CFPB and DOJ Continue to Pursue Indirect Auto and Redlining Claims

By: Melanie Brody, Christa Bieker

The Department of Justice (“DOJ” or the “Department”) and the Consumer Financial Protection Bureau (“CFPB” or the “Bureau”) are increasingly pursuing lenders suspected of discriminatory lending practices. Last week, the DOJ and the CFPB announced two settlements with lenders resolving alleged violations of the Equal Credit Opportunity Act (“ECOA”) and the Fair Housing Act. These announcements come only days after the DOJ and the CFPB announced a consent order with Hudson City Savings Bank resolving allegations of racial redlining.

On September 28, the CFPB and the DOJ announced a consent order with Cincinnati-based Fifth Third Bank (“Fifth Third”) resolving allegations that Fifth Third’s indirect auto-lending pricing policies discriminated against African American and Hispanic borrowers. Although the CFPB does not have oversight over car dealers, the Bureau is able to investigate the auto loans that lenders like Fifth Third make through dealers. Coordinated investigations into Fifth Third’s indirect auto-lending business led the Bureau and the Department to conclude that African American and Hispanic borrowers paid approximately 35 or 36 basis points more, respectively, in dealer markups than similarly situated non-Hispanic white borrowers, which resulted in African American and Hispanic borrowers paying an average of $200 more for their car loans.

Regulators concluded that the disparities between minorities’ rates and the rates charged to similarly situated non-minority borrowers were based on race, and that Fifth Third’s indirect auto-lending program violated ECOA by permitting dealers to charge higher interest rates to borrowers on the basis of race and national origin. The agencies asserted that Fifth Third allowed dealers to add as much as 2.5 percentage points to buy rates set by Fifth Third and then compensated dealers based on the extra rate charged. The CFPB and the DOJ have been honing in on dealer markups, settling three dealer markup cases since last May. Last July, the CFPB and the DOJ announced a joint settlement of allegations that American Honda Finance Corporation, also an indirect auto lender, violated ECOA based on comparable claims that the lender’s dealer markup practices discriminated against minority borrowers. Two months earlier, Evergreen Bank Group settled similar claims. Further, in his testimony last week before the House Financial Services Committee, CFPB Director Richard Cordray said that the Bureau has moved in the direction of getting lenders to limit discretionary dealer markups.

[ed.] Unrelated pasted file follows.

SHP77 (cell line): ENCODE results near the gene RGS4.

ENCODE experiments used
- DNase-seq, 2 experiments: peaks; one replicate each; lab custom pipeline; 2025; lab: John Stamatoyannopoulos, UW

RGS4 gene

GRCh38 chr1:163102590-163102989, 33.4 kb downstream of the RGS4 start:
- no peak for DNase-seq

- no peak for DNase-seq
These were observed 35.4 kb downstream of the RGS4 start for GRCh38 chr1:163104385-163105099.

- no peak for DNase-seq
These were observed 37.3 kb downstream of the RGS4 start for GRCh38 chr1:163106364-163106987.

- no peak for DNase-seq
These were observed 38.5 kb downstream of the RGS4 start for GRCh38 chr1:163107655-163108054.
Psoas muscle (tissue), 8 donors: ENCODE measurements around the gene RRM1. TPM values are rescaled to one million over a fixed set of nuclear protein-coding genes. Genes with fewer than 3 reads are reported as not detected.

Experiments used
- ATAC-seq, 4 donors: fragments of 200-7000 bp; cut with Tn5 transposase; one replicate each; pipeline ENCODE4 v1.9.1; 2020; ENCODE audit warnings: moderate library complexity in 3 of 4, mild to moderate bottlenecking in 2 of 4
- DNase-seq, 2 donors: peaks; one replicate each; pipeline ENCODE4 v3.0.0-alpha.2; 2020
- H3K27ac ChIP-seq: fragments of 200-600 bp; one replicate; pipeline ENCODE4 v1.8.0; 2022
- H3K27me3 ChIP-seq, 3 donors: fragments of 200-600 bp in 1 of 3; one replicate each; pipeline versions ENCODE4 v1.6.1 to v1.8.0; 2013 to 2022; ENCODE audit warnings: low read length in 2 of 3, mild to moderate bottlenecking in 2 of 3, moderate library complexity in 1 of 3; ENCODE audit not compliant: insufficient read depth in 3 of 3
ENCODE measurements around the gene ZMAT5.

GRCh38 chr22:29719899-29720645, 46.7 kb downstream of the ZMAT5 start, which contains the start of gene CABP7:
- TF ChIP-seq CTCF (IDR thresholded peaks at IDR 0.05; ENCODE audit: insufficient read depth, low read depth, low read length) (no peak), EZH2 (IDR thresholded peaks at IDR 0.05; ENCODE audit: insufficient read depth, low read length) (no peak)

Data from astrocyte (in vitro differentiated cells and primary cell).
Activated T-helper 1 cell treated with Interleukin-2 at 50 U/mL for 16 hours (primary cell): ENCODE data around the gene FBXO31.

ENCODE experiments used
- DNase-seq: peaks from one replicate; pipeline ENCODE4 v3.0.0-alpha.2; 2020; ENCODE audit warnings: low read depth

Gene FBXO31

Under the consent order, in addition to paying $18 million in consumer relief, Fifth Third agreed to reduce permissible dealer markups to 100–125 basis points depending on the loan term, and to either (i) allow exceptions to markups if properly documented and monitored or (ii) disallow dealer participation discretion altogether.

On September 29, one day after regulators announced the Fifth Third settlement, the DOJ announced an agreement with Eagle Bank and Trust Company (“Eagle Bank”), headquartered in Missouri, resolving allegations that the bank violated ECOA and the Fair Housing Act by redlining majority African American neighborhoods in and around St. Louis, Missouri. The Department found it significant that over the last 17 years, Eagle Bank opened 11 branches in the St. Louis area, but none were in majority-African American census tracts. In addition, the Department alleged that Eagle Bank unlawfully considered race in delineating its Community Reinvestment Act assessment area. Further, the Department conducted a statistical analysis of Eagle Bank’s residential real estate loan applications and originations from 2006 to 2012 and found statistically significant disparities with respect to the bank’s residential real estate lending activity between majority-white census tract residents and majority-African American census tract residents when compared with other lenders. For example, the analysis found that only 1.9 percent of Eagle Bank’s single-family residential loan applications in the St. Louis area were related to residential property located in majority-African American census tracts, while comparable lenders generated over five times that rate during the same time period.

Principal Deputy Assistant Attorney General Vanita Gupta stated, “The Department of Justice is committed to holding banks accountable for their role in continuing historic trends of residential segregation.” Among other obligations under the terms of the settlement agreement, Eagle Bank will open two new locations in majority-African American areas and invest at least $975,000 to provide programs designed to increase the amount of credit the bank extends to majority-African American areas as well as to increase consumer education, credit repair programs, and advertising in majority-African American areas.

As these recent settlements highlight, discrimination in both auto and mortgage lending continues to be a focal point for fair lending enforcement, with a particular emphasis on dealer markups and redlining. Lenders should consider evaluating their fair lending risk in these areas.

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